as the fraction of the invalidated pages that are re-accessed by the guest during the epoch. ESX uses a statistical sampling approach to estimate the aggregate virtual machine working set size without any guest involvement. At the beginning of each sampling period, the hypervisor intentionally invalidates several randomly selected guest physical pages and starts to monitor the guest accesses to them. At the end of the sampling period, the fraction of actively used memory can be estimated as the fraction of the invalidated pages that are re-accessed by the guest during the epoch.”

    In layman’s terms, vCenter and Esx/Esxi have a really complicated algorithm for calculating how much of the memory is actively, yes actively being used by the guest.

Understanding Resource Memory Management….

For me personally, I like the Active metric  a lot. In general though it is important to take a look at several of the metrics in order to really get a sense of what is happening with a guest.

There are many different ways to approach and look at memory usage in a guest/vm. As long as you can take a holistic view to memory everything starts to come together and make a bit more sense.

For a great article on using esxtop for measuring performance, check out Yellow-Bricks

Anyway, I hope this has been helpful and/or informative. Please let me know what you think or if I made some sort of seriously huge mistake somewhere.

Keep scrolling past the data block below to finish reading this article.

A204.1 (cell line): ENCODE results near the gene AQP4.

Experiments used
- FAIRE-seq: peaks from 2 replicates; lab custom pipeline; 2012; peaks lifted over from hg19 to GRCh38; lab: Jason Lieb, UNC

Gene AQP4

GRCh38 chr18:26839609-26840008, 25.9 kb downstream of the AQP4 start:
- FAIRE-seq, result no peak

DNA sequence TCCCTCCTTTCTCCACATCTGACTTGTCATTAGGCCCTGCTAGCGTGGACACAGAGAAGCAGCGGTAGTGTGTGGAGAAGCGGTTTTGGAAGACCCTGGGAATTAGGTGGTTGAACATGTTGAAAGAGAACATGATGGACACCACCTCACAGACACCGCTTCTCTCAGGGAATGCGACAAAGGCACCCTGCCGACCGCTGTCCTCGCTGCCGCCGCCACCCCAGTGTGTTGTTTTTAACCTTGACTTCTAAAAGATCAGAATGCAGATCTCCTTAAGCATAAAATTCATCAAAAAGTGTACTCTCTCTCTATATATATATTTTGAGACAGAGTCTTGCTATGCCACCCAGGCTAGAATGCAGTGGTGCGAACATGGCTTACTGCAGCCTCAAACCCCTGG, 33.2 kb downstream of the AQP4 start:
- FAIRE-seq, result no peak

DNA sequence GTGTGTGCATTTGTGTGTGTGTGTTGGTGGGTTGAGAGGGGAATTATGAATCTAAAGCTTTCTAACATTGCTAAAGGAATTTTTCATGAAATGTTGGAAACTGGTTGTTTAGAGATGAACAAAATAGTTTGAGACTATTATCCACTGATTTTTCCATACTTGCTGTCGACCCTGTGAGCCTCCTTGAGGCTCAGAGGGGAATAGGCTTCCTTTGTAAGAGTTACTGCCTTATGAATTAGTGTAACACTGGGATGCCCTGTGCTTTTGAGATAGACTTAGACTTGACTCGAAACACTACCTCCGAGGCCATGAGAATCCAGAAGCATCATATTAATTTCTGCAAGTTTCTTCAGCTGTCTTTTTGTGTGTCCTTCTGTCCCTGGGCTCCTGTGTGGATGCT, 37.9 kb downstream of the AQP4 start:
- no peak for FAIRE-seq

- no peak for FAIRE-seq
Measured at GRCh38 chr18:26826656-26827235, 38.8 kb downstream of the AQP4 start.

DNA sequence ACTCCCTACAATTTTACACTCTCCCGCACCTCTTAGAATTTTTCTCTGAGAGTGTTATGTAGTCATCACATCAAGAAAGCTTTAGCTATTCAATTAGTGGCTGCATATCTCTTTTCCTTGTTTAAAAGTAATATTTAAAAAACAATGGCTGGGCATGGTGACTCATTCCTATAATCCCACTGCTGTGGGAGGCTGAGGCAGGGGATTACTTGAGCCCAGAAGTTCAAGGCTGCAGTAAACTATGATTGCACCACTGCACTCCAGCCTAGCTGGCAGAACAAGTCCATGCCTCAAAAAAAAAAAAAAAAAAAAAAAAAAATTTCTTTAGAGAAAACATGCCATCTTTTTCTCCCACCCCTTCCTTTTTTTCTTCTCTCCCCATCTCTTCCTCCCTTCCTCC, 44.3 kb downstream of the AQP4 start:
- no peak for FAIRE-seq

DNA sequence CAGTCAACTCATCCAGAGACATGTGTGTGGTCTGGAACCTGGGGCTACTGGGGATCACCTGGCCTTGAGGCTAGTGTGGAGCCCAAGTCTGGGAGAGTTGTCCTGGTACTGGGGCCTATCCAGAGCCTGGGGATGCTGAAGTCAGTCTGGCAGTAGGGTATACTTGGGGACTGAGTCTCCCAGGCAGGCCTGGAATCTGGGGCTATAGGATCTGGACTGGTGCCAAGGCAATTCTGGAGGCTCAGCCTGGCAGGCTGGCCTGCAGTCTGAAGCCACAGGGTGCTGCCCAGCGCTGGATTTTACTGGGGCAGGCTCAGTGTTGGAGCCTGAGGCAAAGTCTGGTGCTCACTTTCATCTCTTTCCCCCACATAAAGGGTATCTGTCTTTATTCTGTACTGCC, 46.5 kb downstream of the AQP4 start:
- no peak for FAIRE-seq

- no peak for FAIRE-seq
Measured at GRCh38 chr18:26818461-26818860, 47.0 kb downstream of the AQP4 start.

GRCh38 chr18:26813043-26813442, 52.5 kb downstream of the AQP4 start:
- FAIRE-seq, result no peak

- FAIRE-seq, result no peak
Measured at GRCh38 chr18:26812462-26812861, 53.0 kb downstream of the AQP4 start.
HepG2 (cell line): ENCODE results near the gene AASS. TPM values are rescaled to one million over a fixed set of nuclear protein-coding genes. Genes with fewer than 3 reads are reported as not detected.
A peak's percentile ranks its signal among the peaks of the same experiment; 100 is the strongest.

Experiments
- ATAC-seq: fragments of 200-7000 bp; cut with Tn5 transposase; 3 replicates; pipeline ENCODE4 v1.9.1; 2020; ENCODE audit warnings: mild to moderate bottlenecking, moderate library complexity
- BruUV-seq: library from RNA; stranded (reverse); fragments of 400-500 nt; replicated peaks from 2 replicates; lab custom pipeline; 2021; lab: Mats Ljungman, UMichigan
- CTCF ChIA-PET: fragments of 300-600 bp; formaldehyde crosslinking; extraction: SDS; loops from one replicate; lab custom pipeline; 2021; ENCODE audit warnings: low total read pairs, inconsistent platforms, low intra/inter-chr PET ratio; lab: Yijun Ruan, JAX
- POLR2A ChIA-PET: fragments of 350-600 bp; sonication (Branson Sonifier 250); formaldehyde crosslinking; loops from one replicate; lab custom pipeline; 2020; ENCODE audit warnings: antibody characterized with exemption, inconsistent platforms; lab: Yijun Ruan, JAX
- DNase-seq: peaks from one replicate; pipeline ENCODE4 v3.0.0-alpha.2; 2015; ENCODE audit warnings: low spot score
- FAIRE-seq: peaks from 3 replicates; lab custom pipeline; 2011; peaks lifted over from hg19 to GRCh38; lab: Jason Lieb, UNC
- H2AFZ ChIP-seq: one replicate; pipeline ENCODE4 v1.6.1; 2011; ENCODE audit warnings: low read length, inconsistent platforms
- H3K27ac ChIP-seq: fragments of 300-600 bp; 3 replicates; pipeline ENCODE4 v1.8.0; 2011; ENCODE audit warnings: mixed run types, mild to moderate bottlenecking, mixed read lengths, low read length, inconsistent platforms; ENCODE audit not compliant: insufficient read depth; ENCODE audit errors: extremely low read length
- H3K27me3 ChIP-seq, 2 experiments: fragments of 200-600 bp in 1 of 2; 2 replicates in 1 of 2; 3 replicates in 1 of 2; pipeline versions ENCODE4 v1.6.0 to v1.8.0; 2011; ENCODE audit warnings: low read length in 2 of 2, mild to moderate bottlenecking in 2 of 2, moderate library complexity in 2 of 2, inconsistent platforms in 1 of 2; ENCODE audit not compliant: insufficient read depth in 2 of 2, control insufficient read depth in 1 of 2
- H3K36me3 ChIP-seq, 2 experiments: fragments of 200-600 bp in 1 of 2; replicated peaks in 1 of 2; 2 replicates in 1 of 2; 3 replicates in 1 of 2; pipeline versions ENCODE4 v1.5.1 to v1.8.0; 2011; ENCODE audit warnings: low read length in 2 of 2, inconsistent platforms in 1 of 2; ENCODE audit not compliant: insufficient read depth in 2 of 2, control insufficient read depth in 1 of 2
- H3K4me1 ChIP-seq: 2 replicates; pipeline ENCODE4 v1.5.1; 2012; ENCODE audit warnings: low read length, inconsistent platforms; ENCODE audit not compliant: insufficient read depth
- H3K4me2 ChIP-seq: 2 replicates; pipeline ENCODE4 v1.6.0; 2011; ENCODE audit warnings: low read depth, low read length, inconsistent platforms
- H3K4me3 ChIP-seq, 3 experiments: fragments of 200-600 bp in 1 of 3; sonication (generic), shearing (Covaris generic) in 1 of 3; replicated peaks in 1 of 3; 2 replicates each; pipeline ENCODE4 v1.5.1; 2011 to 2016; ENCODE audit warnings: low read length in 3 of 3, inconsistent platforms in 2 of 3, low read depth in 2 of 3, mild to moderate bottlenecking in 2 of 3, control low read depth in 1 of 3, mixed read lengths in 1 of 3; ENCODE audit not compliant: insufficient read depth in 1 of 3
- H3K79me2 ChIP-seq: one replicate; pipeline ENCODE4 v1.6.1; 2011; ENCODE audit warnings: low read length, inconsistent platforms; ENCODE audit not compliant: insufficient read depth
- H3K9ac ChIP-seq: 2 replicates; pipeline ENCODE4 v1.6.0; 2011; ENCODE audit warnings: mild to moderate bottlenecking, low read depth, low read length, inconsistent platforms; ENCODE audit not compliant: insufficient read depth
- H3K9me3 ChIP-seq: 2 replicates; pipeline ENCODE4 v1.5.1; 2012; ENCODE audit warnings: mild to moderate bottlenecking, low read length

Conrad

7 Responses to VM Memory Usage Stats: vCenter vs. Windows

  1. […] This post was mentioned on Twitter by jasonboche, Rob Quast. Rob Quast said: RT @jasonboche: VM Memory Usage Stats: vCenter vs. Windows by vnoob http://bit.ly/hwXGkn […]

  2. Caz says:

    Well, that’s a great article, and I also really like and use the “Active” metric a lot.

    the main issue that my organization has is that how do you explain this to your Cloud Costumers..? I mean, you can arge with them all the day and tell them that our “Active” Metric is the correct, and they we’ll say that thay are seein 90% use of RAM.

    What do you suggest for this sittuation?

    • C-Rad says:

      That is a great question. Generally with those types of customers “seeing is believing” and it may be hard for them to just take your word for it.

      I would suggest a couple of things.

      First if it shows them with a 90% memory usage, I would use the memory performance tester. That is linked on my Resource Loading Page. Using that you can show them that if you active use another 10% of the memory Task Manager still shows there being some left over, meaning task manager was not accurate in the first place.

      Secondly I would show them perfmon. If you run perfmon inside of the VM it has vm specific counters which will give you an accurate reading of the resources being used as it uses VMware Tools.

      Hope this helps!

  3. gb says:

    For your cloud customers the metric to use for chargeback is “consumed.” Reference http://www.vmware.com/support/developer/vc-sdk/visdk41pubs/ApiReference/memory_counters.html

  4. […] been one of my first ones regarding understanding memory usage and statistics inside of the VM. Found Here. That either tells me that I am going under appreciated, or I am not achieving the same quality […]

  5. Ravi says:

    The counters for VM memory in the perfmon show the correct picture. Atleast that is what vmware suggested on a call.

    • C-Rad says:

      Correct, you can use perfmon with the VM metrics to see a more accurate picture. This utilizes vmware tools and the actual host for its metrics.
      I had not really went into perfmon, but it is a another viable alternative. However it pulls its metrics from the vcenter, so you can look in vcenter for the same stuff.